Demining returns land back to the people in Bosnia and Herzegovina
The village of Ularice is especially picturesque in the spring time: beautiful houses with neat gardens. Yet the idyllic scenery is disrupted by torn down houses and walls filled with bullet holes. These visible scars of a war are a mere indication of a bigger danger lurking beneath the surface: hundreds of mines remain under the soil, threatening the lives of the locals.
Ivanka Šimunović watches as her husband and grandson leave to get firewood, crossing over what was once a mine field. “We experienced a lot of fear,” she explains. “Everything was mined. We were not able to go get firewood or work on our land.” She worried every time her grandson left the house.
Šimunović’s story is not an anomaly. The majority of mine fields in Bosnia and Herzegovina are near residential areas, making it very difficult for families who often depend on agriculture and cattle to make a living.
Since the war, 1,751 people have been injured by mines, resulting in 612 deaths, including 249 children. While conducting demining activities, 127 deminers were injured, 51 of whom lost their lives.
- 20 years after the war, mines remain a major threat to nearly 550,000 people across Bosnia and Herzegovina.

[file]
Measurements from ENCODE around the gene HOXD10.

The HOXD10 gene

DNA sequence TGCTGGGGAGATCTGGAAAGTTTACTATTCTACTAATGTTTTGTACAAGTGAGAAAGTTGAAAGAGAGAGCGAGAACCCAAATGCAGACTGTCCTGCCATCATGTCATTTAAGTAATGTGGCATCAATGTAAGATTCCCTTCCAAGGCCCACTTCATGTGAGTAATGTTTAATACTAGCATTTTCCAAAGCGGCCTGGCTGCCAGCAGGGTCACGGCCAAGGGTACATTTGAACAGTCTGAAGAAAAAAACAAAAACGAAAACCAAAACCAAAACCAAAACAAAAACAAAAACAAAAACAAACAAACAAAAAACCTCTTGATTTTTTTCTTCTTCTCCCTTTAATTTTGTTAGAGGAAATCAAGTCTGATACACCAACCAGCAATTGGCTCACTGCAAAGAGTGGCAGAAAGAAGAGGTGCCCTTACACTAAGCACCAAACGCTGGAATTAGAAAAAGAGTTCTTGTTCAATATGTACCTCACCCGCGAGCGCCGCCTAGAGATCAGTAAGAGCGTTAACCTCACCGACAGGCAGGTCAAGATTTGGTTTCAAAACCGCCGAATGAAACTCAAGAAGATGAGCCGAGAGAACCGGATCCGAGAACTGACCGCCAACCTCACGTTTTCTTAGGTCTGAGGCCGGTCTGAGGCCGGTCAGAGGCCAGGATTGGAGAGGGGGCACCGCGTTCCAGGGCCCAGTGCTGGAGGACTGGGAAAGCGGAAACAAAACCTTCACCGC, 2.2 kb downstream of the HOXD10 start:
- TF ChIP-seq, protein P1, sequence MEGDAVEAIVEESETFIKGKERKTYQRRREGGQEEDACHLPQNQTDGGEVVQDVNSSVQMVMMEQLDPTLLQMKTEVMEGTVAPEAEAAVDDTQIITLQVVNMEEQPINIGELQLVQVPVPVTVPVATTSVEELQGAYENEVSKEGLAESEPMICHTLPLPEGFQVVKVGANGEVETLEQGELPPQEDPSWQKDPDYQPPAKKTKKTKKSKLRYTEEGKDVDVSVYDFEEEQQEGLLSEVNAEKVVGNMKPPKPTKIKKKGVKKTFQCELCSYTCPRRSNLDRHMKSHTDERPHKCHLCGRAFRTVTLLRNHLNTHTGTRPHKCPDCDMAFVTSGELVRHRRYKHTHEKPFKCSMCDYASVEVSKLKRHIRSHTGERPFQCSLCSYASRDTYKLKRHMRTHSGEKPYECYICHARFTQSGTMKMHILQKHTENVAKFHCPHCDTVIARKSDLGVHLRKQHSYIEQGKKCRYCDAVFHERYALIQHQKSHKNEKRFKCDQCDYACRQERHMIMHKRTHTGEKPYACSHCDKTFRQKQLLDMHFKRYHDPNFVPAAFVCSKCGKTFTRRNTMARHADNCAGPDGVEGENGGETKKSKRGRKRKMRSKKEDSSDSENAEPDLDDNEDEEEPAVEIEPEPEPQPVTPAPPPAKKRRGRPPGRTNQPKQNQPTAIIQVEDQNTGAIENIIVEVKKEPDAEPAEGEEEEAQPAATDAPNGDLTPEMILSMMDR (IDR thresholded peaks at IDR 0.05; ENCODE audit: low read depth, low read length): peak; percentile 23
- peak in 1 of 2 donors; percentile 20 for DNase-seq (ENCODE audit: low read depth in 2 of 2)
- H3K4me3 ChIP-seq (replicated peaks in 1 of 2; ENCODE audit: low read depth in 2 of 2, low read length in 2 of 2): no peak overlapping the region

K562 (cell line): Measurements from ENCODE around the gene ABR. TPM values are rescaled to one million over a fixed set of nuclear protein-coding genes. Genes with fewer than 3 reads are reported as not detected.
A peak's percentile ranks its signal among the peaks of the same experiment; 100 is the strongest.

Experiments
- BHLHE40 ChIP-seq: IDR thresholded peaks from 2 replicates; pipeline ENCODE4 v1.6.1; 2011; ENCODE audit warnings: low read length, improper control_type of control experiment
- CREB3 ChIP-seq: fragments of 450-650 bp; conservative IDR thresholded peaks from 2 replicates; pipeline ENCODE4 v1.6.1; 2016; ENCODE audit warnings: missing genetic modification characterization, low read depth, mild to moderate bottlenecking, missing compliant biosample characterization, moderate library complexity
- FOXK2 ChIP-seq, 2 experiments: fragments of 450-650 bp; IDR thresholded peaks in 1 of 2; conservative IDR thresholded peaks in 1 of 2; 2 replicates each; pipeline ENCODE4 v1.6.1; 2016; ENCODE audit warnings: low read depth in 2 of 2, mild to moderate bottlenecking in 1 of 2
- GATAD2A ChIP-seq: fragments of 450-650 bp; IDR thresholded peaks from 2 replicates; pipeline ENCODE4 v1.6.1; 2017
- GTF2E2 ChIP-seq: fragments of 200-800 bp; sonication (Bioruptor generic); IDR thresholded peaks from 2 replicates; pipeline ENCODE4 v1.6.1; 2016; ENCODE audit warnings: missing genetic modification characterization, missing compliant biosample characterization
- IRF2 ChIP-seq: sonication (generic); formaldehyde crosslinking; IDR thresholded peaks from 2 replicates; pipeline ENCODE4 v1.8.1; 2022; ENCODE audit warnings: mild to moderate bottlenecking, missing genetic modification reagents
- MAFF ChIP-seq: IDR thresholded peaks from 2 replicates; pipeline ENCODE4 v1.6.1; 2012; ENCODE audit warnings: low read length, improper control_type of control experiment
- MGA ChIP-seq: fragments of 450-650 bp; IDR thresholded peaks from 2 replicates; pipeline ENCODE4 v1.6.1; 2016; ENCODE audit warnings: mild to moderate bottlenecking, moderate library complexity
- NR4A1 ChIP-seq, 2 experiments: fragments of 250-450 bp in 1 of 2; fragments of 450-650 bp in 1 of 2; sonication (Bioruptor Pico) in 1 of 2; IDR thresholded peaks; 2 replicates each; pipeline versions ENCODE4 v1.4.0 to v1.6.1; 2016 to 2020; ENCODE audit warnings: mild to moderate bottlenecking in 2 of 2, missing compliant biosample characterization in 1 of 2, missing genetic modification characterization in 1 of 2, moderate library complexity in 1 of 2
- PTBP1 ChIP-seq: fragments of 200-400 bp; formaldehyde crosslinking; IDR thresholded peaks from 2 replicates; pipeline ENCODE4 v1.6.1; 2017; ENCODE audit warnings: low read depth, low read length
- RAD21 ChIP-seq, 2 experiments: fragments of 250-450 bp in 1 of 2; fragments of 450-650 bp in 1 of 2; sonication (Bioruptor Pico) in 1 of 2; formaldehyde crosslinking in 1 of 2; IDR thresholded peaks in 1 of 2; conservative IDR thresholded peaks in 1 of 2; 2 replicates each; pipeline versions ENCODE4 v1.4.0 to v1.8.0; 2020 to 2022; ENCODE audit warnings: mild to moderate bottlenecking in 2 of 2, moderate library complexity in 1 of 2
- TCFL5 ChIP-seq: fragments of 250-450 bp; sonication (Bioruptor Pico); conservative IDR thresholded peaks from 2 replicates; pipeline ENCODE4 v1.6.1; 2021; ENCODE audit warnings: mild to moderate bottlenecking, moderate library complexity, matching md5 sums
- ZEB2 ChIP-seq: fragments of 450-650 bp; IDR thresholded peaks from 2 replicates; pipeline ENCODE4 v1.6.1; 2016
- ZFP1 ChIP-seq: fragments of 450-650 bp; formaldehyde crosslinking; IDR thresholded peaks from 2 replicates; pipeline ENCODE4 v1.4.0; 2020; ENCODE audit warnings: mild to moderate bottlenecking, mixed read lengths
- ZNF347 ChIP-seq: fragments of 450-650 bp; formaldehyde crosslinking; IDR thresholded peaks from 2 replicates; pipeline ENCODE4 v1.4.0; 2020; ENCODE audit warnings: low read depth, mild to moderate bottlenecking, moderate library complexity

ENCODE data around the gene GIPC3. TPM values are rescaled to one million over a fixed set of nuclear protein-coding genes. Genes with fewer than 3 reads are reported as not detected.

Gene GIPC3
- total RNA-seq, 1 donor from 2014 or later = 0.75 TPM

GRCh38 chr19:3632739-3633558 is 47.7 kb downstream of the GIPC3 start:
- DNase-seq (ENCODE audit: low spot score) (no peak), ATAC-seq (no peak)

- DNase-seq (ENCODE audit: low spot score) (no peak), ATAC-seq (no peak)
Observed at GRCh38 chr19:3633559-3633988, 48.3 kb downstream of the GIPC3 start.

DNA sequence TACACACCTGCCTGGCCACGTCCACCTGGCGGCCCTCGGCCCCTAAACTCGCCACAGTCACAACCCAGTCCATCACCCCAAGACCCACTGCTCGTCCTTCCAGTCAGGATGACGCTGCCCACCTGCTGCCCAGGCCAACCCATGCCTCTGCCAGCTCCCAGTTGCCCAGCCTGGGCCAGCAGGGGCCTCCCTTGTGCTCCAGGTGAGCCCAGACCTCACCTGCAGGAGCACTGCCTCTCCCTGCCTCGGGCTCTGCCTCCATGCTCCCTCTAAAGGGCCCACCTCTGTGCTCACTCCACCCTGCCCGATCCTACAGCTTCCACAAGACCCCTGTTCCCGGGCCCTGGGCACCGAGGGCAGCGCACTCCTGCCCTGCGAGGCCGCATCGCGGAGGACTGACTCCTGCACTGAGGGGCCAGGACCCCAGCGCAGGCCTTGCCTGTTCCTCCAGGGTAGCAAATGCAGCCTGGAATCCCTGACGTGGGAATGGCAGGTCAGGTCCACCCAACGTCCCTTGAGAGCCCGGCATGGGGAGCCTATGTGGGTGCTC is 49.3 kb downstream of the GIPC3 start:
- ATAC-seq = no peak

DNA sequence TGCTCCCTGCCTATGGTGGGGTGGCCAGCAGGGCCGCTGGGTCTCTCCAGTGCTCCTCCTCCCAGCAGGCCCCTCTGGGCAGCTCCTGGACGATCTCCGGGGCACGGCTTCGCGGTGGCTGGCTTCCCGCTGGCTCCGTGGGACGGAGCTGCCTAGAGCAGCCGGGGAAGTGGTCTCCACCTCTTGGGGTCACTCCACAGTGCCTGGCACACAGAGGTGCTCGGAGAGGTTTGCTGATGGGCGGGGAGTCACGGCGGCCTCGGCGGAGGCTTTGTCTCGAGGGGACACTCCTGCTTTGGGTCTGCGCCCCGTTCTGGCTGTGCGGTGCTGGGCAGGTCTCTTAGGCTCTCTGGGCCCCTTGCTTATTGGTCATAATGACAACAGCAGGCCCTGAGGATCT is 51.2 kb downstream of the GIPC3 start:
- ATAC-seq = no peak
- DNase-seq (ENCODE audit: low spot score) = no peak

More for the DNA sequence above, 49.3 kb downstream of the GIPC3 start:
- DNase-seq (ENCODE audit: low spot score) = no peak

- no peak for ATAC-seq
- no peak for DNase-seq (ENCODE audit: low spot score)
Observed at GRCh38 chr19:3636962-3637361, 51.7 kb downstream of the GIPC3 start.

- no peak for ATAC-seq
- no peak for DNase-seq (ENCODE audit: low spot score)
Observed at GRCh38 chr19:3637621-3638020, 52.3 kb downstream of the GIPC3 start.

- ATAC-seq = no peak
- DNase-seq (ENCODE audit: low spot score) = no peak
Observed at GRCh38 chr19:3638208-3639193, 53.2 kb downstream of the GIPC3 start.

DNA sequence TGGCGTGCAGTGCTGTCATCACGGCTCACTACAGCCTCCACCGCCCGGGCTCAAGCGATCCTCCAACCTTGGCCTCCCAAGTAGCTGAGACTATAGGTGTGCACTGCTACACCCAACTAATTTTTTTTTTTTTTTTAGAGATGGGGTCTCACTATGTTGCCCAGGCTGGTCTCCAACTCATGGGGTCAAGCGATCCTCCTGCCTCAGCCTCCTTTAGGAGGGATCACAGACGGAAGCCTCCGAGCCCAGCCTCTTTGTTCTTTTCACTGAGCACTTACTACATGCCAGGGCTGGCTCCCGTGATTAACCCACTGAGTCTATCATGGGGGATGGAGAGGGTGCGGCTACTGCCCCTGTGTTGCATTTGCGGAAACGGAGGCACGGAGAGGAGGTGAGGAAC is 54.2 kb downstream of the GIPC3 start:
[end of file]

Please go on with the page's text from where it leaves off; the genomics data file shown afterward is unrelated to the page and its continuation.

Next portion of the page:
- Since the war, 1,751 people have been injured by mines, resulting in 612 deaths, including 249 children.
- While conducting demining activities, 127 deminers were injured, 51 of whom lost their lives.
- In the period 1996 – 2016, 3,109 km2 of land was returned to the population. Another 1,000 km2 remains to be cleaned and released from estimated 80,000 mines, cluster ammunition and explosive remnants of war.
The violent conflict in BiH displaced 4.2 million people – half of its pre-war population - internally and externally. Over 100,000 disappeared or were killed, and most of its infrastructure and economy was destroyed.
20 years later, the mines remain a major threat to nearly 550,000 people across the country. For those who depend on the land to make a living, it also represents lost economic potential. On a larger scale, mines impede the country’s development in a myriad of ways.
During the last two decades, more than 3,000 km2 of land has been freed from mines, but another 1,000 km2 of woods, meadows, and agricultural land are still suspected of contamination. To put that amount into perspective, mines cover a bigger amount of land than all parks and protected natural areas in the country.
A new UNDP programme is now working to accelerate the demining process in a coordinated manner. “UNDP's goal is clear – a mine–free country,“ emphasizes Suad Baljak, UNDP’s Mine Action Officer. The project will run through 2020.
UNDP will assist the demining process through development of the country’s demining strategy, adoption of the required legislation, and improvement of communication and coordination between all actors involved in demining across the country.
Thanks to the land release method in demining, families like the Šimunovićs will be able to support their families through agriculture and cattle without crippling anxiety and fear.
UNDP and the rest of the UN system in BiH remain dedicated to offering assistance to Bosnia and Herzegovina in freeing its entire territory contaminated with mines and UXO's, in order to ensure security of its inhabitants and enable free movement and work.